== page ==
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IHS Markit: ‘Great Shut-in’ hits North American production

Published by , Editorial Assistant
World Pipelines,

Due to the collapse in oil prices, IHS Markit expects US producers are in the process of curtailing about 1.75 million bpd of existing production by early June due to operating cash losses, lack of demand and storage capacity, and an unwillingness to sell resources at the very low prices available since the onset of the COVID crisis.

These reductions are not permanent. IHS Markit has projected a return of most curtailed volumes in the summer and fall of 2020 as tightening fundamentals lead operating margins back to positive territory. This resumption of production may accelerate if WTI remains above US$30/bbls – a price that allows operators to cover their operating costs and that reflects improved storage availability.

However, about one third of the volumes (approximately 550 000 bpd) will stay off the market for the long-term – or at least until WTI prices push above US$50/bbl, justifying the capital spending needed to repair the impact that some of the wells will have incurred from being shuttered.

“The oil market fear that characterised March and the extreme price pressure that producers felt in April have galvanized producers across North America into unprecedented action.

“Not even the US’ huge network of storage facilities and associated infrastructure was enough of a buffer for a crisis on this scale. Negative oil prices and the collapse of WTI futures contracts were a potent signal that stronger measures, namely shut-ins, were needed to curb oversupply,” said Raoul LeBlanc, Vice President, Fnancial Services, IHS Markit.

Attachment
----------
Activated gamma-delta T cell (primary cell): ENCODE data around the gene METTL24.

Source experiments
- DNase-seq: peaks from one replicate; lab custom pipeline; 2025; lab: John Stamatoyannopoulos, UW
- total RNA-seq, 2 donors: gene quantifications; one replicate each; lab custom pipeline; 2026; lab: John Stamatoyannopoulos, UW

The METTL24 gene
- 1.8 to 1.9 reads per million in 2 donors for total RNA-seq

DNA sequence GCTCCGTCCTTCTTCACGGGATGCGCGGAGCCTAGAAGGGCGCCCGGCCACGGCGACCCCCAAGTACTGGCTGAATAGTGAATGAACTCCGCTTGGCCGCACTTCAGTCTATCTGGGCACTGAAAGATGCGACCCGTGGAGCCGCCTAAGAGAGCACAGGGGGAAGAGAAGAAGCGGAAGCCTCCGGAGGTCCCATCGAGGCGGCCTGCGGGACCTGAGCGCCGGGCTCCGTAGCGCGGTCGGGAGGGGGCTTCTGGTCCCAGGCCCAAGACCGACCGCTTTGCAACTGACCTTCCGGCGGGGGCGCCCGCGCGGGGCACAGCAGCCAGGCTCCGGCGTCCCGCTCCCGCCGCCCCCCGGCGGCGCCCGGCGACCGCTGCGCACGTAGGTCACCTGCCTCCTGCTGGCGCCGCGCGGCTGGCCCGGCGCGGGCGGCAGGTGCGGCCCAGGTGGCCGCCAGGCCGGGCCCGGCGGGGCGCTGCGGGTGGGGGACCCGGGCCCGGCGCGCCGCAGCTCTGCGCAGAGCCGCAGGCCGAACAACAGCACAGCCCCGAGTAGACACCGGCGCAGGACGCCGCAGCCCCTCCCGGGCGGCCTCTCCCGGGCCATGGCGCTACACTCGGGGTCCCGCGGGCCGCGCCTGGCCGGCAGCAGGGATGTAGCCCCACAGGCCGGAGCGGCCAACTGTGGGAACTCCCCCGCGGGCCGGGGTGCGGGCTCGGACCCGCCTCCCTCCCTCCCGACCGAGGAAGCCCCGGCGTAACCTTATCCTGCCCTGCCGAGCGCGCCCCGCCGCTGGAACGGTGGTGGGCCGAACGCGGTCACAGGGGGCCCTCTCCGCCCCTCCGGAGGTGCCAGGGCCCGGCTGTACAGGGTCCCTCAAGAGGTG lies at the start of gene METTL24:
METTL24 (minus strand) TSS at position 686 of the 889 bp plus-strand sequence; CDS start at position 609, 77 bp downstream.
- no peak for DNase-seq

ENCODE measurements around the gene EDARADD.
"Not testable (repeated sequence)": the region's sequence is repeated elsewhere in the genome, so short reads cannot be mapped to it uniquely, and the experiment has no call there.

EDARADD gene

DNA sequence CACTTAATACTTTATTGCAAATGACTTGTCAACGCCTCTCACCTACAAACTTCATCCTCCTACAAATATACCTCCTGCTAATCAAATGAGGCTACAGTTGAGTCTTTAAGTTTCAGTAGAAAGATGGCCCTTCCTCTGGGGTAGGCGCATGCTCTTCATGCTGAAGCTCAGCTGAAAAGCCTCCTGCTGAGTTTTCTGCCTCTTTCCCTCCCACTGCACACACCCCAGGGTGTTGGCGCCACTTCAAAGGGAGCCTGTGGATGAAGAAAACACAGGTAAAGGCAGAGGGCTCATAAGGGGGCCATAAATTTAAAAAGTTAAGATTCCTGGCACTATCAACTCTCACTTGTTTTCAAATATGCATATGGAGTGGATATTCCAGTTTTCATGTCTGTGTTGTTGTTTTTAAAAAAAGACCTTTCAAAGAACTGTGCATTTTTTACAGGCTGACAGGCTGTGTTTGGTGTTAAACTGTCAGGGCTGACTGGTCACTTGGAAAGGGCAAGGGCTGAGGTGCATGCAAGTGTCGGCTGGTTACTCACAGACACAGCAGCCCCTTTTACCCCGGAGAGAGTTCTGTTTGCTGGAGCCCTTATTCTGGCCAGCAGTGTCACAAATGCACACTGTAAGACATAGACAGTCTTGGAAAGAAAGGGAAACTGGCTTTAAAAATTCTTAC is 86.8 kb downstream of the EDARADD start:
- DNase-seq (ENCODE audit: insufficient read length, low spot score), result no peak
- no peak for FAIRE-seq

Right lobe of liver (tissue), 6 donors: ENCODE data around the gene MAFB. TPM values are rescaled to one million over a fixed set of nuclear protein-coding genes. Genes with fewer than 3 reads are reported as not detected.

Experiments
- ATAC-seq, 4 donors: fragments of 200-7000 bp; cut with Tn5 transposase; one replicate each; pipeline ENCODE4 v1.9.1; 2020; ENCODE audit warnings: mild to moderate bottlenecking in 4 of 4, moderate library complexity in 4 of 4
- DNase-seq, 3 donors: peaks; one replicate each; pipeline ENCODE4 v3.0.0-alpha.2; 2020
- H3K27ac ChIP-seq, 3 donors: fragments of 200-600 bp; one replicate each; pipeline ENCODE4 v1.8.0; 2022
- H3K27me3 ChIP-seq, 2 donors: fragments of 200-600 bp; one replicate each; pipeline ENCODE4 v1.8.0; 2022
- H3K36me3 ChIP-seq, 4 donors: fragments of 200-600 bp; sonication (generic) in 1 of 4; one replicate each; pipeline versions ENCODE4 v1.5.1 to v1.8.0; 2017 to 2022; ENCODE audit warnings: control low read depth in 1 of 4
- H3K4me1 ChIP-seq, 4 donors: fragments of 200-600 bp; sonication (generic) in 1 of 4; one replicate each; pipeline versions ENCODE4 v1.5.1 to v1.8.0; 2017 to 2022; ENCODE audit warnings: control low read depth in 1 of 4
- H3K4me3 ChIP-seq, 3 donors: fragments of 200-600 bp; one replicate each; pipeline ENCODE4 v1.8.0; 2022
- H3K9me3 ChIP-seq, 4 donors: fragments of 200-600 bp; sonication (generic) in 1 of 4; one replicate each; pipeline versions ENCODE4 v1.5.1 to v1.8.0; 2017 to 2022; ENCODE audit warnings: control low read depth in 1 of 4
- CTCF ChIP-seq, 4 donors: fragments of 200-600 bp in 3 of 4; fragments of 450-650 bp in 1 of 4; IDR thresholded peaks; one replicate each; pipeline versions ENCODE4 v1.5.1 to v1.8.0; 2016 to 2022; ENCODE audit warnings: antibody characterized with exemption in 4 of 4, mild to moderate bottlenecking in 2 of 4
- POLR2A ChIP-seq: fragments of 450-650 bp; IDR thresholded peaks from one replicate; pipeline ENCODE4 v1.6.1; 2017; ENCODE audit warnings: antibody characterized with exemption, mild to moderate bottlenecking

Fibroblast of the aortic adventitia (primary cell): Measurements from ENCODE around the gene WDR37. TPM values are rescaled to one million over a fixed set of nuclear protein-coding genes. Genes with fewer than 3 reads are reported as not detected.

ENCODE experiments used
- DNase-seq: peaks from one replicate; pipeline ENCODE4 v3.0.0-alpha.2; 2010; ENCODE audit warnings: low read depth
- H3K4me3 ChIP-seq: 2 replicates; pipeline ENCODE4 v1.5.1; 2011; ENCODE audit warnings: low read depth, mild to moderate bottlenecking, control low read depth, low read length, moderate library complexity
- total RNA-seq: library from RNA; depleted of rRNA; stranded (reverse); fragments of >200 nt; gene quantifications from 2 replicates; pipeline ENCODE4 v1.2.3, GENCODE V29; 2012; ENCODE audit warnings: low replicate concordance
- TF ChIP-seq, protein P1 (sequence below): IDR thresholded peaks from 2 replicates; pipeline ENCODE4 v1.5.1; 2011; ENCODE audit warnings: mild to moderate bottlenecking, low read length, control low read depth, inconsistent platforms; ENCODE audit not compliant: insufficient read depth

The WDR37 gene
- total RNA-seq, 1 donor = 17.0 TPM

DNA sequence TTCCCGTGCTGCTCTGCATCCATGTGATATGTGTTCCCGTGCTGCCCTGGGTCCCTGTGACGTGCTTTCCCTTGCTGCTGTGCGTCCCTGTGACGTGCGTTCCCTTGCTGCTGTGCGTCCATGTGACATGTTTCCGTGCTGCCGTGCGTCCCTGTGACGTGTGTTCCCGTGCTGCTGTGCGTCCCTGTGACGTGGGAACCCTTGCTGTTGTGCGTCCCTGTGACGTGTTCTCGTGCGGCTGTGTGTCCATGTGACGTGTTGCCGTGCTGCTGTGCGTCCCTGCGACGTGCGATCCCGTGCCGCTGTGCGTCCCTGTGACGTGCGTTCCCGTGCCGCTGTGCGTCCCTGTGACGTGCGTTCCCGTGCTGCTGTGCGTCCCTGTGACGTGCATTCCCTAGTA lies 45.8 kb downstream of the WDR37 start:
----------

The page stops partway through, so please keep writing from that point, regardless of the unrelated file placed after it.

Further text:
In the US, the expected curtailments go well beyond just low-productivity conventional wells, known as ‘stripper wells’. Those wells, which produce less than 5 bpd of oil and more than 35 bbls of water which must be reinjected to maintain reservoir pressure, are expected to make up 350 000 bpd of the reduction.

However, nearly 1.4 million bpd of the reductions are expected to come from relatively prolific shale wells. IHS Markit expects the bulk of the cuts to avoid the newest of the wells and focus on production from those with established production histories.

Canada, hit by its own economic and storage issues, is set to cut an additional 500 000 bpd from its production. Much of this reduction will come from oil sands projects, which have a set of options, handicaps and interdependencies that differ from other asset types.

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